If the McKenzie River Trail is the poster child for Oregon riverside mountain bike trails, the North Umpqua Trail (NUT) would be it's older sibling: bigger, tougher, more intimidating, and a heck of a lot more fun. With 70 miles of singletrack that stretches from the high Cascades to the lower reaches of the North Umpqua River, this IMBA Epic Trail provides a much greater variety of terrain and difficulty levels than the state's most well-known river trail, and it is much less crowded.
The Dread and Terror section of the NUT is named after the precipitous, rocky ridgeline that parallels the trail to the south. This is the most remote and technically difficult section of the NUT, and it is usually ridden as a shuttled ride. The trail is rarely right along the river; instead, it relentlessly climbs and descends as it traverses the area's rugged terrain. Although there are a few fast and smooth sections, much of the trail is rocky and technical. When the narrow singletrack does approach the river, there are often sheer drop-offs on one side and rocky cliffs on the other. A careless mistake in one of these sections would result in serious injury at the very least. Don't let the toughness of this ride scare you off, though, as the scenery along this segment and the reward of conquering such a remote and technically demanding trail are worth the effort.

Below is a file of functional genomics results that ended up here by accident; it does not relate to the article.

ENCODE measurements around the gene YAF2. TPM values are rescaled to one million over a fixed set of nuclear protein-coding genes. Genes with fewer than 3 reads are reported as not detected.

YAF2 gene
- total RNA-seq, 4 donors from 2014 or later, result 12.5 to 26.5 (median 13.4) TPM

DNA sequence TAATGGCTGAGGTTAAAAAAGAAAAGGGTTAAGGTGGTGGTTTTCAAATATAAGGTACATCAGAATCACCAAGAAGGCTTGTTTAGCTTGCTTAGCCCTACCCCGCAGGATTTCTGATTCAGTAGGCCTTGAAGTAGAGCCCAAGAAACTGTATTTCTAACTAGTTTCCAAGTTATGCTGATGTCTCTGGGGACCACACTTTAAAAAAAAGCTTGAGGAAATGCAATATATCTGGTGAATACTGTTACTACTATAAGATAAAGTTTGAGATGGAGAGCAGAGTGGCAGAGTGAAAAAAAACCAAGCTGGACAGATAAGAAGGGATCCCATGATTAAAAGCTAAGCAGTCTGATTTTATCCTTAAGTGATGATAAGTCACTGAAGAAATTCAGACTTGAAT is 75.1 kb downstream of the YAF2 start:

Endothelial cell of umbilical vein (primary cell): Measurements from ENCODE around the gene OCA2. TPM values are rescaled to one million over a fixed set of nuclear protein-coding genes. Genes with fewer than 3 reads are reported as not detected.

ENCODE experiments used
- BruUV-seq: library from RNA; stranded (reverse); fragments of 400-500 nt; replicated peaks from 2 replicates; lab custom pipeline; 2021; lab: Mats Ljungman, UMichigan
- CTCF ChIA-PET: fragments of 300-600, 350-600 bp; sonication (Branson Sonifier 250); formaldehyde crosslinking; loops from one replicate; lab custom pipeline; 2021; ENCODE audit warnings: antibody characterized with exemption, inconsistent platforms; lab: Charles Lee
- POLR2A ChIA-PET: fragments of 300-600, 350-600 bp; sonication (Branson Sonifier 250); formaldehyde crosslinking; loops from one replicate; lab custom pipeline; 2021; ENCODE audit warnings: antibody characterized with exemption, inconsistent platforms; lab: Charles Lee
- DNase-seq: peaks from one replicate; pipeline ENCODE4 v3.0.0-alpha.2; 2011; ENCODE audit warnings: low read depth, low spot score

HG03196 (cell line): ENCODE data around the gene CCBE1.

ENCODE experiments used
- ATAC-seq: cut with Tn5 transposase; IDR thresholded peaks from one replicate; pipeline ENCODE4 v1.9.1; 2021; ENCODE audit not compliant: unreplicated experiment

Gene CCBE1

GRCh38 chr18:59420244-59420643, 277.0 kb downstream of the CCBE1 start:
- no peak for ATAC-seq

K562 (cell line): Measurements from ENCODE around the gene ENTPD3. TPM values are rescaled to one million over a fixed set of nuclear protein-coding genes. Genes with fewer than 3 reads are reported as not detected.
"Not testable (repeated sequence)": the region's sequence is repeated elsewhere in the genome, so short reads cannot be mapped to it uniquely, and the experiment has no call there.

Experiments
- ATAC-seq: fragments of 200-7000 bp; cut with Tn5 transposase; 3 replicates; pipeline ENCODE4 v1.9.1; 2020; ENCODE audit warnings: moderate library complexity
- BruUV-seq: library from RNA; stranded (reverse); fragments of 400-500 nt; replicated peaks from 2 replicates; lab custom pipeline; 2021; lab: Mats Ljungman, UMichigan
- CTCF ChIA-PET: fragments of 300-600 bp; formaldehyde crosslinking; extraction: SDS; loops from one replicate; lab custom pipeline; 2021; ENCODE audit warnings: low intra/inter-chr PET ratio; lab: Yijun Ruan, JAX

Shortly after dropping down from the trailhead just below Lemelo Lake, the trail passes Lemelo Falls, the tallest waterfall on the North Umpqua at 165 feet. There are a number of good vantage points just off the trail for viewing this majestic natural feature.
The hydropower canal that is visible at the trailhead feeds a generating station that is located near the halfway point, and it is odd to hear the whine of the turbines in the middle of such an obviously remote and wild area. Another canal leads downstream from the power station and is visible intermittently on the opposite side of the river. These installations are part of PacificCorp's extensive North Umpqua River hydropower project, which generates 194 megawatts of electricity from eight separate hydroelectric developments on the North Umpqua and two of it's main tributaries, the Clearwater River and Fish Creek.
The Dread and Terror segment ends at the parking area for the North Umpqua Hot Springs, which can provide a welcome post ride soak. Unfortunately, this gem of a hot springs has seen a recent increase in popularity, and it can be crowded with some pretty unsavory characters in the summer and on weekends.